Another favourite about this novel is that Shannon doesn’t do the typical fantasy / YA thing and kill for shock value. Everything is calculated and you could almost believe Shannon cares as much about her characters’ welfare as the typical overly-emotional reader (such as myself). That said, I did nearly cry on the bus when a character died – as often is the case in war – but it would have been unrealistic if no one ever died.

What I will tell you is that you cannot force yourself to mourn. Sometimes, the best way to honour the dead is to simply keep living. In war, it is the only way.

Needless to say, I can’t wait for the remaining four novels, and if there’s a two-year gap between each novel, then so be it. A masterpiece doesn’t happen overnight, and I’m glad to witness the creative journey that is The Bone Season series.

My only qualm with this novel is that everyone knows going from Folkestone to Calais is much better than going from Dover to Calais, but I might just be showing my roots here.

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4 Stars, Book review, Fantasy, Sci-Fi, William Horwood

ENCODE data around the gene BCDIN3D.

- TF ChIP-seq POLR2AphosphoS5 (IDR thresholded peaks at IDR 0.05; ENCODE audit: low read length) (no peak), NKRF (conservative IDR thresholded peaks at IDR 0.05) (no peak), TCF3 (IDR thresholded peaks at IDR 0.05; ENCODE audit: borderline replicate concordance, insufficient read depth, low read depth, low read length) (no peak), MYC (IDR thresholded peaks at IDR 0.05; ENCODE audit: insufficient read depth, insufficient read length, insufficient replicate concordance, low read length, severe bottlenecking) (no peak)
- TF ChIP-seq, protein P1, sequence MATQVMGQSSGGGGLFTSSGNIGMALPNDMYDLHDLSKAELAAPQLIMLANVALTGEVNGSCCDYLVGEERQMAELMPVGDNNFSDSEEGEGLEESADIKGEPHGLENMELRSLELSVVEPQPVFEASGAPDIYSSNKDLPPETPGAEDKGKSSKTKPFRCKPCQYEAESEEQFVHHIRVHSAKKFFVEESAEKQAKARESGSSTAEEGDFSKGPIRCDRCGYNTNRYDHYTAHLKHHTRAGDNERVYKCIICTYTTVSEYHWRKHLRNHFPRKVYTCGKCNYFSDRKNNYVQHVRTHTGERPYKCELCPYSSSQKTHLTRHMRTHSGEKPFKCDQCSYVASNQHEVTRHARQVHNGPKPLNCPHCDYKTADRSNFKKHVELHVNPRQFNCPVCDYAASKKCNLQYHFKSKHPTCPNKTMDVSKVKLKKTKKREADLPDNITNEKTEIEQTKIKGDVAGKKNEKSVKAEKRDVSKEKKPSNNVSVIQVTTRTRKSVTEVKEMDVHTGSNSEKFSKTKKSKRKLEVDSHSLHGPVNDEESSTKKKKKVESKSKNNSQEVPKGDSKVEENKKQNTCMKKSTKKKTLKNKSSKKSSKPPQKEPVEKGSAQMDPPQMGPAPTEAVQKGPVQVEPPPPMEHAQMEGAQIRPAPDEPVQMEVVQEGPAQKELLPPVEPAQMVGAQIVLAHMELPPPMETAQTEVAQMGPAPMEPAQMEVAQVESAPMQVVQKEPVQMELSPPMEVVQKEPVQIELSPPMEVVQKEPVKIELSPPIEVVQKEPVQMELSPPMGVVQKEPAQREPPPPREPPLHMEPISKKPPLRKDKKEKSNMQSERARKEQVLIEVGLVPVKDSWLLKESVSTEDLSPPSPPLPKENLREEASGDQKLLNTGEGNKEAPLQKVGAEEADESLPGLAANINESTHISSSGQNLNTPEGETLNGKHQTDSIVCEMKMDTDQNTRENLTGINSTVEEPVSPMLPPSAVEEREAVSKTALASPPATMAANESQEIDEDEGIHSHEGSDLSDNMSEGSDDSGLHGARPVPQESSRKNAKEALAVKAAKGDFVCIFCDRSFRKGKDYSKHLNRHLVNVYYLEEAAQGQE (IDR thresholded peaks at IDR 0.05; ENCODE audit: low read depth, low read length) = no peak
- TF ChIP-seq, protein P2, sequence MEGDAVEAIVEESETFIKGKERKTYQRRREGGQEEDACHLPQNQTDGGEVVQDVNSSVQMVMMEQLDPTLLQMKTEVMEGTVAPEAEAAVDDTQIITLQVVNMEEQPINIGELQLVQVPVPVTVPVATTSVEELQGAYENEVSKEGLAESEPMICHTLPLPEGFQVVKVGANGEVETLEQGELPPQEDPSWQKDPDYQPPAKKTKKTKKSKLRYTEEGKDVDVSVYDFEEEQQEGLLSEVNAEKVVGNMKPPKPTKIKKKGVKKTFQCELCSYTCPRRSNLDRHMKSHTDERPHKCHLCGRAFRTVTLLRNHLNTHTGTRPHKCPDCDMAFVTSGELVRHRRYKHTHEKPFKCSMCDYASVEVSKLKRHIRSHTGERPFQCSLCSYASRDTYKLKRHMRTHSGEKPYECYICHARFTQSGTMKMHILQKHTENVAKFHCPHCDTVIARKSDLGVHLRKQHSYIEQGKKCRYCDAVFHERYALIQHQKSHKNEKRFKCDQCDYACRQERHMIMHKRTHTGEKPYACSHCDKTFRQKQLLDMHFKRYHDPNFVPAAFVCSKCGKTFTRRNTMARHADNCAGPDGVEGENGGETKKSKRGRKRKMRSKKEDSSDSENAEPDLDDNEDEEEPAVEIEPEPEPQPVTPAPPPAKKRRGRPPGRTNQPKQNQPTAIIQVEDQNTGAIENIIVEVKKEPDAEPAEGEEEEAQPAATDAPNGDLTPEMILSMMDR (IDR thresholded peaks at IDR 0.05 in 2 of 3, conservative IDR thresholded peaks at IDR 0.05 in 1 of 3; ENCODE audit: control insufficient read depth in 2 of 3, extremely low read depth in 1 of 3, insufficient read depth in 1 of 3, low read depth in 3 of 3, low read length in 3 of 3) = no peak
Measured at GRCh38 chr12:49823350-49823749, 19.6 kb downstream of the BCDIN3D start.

Bee Reviews: Hyddenworld (Spring) by William Horwood

hyddenworld william horwoodFormat: Paperback, 505 pages

Published: January 1st 2011 by Pan Publishing (first published January 1st 2009)

Genre(s): Fantasy, Sci-Fi

Rating:  ★ ★ ★ ★

Goodreads | Amazon


Synopsis

It has lain lost and forgotten for fifteen hundred years in the ancient heartland of England – a scrap of glass and metal melded by fierce fire. It is the lost core of a flawless Sphere made by the greatest of the Anglo-Saxon CraeftLords in memory of the one he loved. Her name was Spring and contained in the very heart of this work is a spark from the Fires of Creation.

But while humans have lost their belief in such things, the Hydden – little people existing on the borders of our world – have not. Breaking the silence of centuries they send one of their own, a young boy, Jack, to live among humans in the hope that he may one day find what has been lost for so long. His journey leads him to Katherine, a girl he rescues from a tragic accident – it’s a meeting that will change everything. It is only through their voyage into the dangerous Hyddenworld that they will realize their destiny, find love and complete the great quest that will save both their worlds from destruction.

Their journey begins with Spring…


Review